Dolioletta gegenbauri Uljamin, 1884 : Doliolid
Phylum Chordata / Subphylum Urochordata / Class Thaliacea / Order Doliolida / Family Doliolidae

If you see a small (up to about 9 or 10 mm long), transparent barrel-shaped gelatinous creature that has a quick, jumpy motion, it’s probably a doliolid. North of Point Conception in California, the species most likely to be seen is Dolioletta gegenbauri. Most individuals encountered are gonozooids, which are solitary hermaphrodites. They possess 8 distinct muscle bands that circle the entire body. Solitary gonozooids produce the oozooids, which are usually seen in fewer numbers within the population. Oozooids are distinguished by an conspicuous tail of asexually produced zooids, and have 9 circumferential muscle bands. This stage is known as the “nurse”. The tail has lateral rows of nutritive gastrozooids and a median row of phorozooids. Other zooids then attach to the phorozooids and are carried away together, where they develop into gonozooids. After the gonozooids mature, they separate from the phorozooids and serve their role in producing more oozooids. Why doliolids go through such a complicated reproductive mess is anybody’s guess, but the result can be lots of doliolids.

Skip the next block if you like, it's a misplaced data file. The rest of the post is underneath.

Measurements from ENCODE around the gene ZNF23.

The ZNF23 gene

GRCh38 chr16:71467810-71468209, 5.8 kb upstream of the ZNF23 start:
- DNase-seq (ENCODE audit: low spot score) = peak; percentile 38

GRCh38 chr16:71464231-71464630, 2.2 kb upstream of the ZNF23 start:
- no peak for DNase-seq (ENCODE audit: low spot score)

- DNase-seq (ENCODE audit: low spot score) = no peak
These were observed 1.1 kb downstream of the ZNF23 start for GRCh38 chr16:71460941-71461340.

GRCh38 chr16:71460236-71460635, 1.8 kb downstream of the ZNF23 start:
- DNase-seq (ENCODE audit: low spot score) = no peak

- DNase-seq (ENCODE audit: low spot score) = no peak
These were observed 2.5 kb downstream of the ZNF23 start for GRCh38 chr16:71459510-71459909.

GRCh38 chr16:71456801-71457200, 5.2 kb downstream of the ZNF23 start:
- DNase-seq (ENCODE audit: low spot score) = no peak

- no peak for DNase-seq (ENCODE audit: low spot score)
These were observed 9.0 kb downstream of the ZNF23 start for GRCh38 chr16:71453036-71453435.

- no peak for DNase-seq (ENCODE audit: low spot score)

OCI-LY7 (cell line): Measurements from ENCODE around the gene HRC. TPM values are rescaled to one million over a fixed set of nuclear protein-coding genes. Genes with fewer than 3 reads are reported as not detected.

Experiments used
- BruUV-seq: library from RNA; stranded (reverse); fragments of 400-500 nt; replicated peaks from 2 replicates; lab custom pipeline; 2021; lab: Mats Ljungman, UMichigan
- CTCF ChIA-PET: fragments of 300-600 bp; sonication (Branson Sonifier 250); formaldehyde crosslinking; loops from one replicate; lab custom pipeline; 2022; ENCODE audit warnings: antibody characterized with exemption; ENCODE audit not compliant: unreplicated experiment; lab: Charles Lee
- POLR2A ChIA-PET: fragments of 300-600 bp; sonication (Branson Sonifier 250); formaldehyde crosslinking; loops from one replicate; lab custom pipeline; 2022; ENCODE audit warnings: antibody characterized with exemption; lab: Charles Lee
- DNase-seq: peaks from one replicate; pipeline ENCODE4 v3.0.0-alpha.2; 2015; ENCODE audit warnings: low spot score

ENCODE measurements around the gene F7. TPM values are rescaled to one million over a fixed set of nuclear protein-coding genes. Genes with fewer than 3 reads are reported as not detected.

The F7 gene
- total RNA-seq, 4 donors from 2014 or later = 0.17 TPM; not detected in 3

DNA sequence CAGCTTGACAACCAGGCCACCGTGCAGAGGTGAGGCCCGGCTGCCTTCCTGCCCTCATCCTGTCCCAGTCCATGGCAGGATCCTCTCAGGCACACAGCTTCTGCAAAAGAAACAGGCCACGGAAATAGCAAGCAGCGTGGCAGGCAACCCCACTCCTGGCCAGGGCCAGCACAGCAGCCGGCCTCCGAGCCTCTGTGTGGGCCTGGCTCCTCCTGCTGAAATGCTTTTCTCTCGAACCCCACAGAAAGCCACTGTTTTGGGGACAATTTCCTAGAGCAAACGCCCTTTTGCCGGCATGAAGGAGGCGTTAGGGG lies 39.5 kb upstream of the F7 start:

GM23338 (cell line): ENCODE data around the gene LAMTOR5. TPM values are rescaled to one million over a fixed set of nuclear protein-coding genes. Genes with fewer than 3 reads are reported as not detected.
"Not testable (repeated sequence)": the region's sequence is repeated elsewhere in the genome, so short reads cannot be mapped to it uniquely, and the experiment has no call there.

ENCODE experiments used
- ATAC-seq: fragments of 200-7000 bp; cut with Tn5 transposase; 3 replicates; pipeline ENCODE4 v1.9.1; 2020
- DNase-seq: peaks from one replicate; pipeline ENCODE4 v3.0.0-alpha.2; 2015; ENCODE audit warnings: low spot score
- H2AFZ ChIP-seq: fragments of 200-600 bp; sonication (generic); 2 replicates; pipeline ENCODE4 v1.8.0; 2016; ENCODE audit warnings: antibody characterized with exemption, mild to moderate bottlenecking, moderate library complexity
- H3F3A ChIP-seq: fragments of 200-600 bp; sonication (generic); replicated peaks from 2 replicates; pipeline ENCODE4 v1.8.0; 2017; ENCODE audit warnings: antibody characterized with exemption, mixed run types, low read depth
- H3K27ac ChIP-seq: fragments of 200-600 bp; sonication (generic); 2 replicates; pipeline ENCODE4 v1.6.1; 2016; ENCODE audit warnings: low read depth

Using a mucous net, Dolioletta is a very adept filter feeder on particles ranging up to 100 micrometers in size. Gill slits are located within the relatively large pharynx, which also holds the mucus secreting endostyle. Water is pumped through the mucous net by the action of gill cilia. With their efficient filtering mechanism, dense aggregations of this species can quickly deplete phytoplankton within a wide area. When food is plentiful, Dolioletta is amazingly prolific, with a single oozooid capable of producing thousands of gonozooids in a matter of days. This species can form dense swarms of up to an average of 500 per cubic meter, and may be the most abundant pelagic tunicate off the California coast. It is the most cold tolerant of all the doliolids, ranging farther north than any other species. Although usually oceanic, occasionally dense swarms may inundate nearshore waters. On close approach, their presence is usually revealed when the doliolid attempts to dart away using rapid contractions of the body muscles.

All images in the JelliesZone © David Wrobel and may not be copied or used in any form without permission.

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